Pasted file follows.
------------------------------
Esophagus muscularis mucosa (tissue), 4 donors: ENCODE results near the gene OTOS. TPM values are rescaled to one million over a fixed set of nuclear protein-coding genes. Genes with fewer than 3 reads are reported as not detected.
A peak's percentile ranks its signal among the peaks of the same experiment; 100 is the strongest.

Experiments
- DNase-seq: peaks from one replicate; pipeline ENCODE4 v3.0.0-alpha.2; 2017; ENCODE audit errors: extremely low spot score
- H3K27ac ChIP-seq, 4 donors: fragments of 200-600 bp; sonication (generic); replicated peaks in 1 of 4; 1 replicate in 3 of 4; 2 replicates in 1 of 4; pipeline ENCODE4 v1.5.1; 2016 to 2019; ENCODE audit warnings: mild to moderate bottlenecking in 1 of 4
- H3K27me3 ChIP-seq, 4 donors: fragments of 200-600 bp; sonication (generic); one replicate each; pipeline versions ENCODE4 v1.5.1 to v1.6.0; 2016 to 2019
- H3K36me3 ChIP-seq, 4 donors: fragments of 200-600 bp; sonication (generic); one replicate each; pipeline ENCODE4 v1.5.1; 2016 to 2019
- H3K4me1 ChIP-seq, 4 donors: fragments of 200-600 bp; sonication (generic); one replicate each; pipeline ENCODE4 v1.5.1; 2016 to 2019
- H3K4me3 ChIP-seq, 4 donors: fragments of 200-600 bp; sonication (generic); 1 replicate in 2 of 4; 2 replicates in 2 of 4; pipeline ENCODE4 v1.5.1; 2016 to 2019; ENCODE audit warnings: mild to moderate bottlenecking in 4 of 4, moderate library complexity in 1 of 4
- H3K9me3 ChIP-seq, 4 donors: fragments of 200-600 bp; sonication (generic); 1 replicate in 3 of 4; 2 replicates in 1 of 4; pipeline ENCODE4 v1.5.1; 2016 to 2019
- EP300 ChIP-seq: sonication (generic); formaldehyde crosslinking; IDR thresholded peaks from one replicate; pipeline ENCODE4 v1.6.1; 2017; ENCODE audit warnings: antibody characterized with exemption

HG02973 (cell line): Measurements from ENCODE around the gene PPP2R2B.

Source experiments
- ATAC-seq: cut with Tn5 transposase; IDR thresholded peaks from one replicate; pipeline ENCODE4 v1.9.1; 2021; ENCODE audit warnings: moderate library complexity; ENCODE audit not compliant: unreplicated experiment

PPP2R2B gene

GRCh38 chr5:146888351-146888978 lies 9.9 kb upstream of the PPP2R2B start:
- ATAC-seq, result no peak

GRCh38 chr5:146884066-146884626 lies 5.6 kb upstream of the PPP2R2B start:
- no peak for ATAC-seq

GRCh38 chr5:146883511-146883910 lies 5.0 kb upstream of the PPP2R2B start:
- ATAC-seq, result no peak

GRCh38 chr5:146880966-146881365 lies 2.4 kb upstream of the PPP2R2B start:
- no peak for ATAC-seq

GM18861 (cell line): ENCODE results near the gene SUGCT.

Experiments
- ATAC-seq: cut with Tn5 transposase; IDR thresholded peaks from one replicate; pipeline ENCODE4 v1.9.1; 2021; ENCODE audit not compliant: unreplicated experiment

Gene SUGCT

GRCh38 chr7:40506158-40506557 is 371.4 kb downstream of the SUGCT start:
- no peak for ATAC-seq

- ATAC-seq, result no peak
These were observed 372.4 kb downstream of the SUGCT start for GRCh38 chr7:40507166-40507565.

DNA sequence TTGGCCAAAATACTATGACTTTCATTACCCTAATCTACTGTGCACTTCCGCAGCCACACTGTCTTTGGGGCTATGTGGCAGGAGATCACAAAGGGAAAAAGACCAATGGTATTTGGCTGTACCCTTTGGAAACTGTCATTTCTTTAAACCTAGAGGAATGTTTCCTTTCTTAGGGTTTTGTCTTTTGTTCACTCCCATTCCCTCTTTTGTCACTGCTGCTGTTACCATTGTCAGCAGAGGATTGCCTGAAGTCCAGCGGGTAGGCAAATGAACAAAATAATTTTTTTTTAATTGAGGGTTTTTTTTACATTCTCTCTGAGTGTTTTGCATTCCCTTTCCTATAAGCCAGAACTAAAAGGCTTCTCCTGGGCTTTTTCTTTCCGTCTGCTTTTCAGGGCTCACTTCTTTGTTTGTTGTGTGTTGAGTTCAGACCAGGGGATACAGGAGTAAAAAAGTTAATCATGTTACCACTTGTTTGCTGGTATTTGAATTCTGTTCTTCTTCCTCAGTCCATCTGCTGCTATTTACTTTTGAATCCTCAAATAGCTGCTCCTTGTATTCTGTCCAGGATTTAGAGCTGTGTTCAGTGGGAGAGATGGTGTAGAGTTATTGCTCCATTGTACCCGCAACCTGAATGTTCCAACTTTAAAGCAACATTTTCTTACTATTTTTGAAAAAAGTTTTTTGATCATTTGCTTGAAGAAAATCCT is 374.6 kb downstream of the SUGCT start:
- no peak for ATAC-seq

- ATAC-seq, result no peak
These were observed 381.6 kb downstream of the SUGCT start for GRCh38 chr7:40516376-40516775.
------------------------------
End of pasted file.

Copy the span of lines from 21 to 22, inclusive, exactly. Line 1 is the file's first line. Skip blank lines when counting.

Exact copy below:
- ATAC-seq, result no peak

GRCh38 chr5:146880966-146881365 lies 2.4 kb upstream of the PPP2R2B start: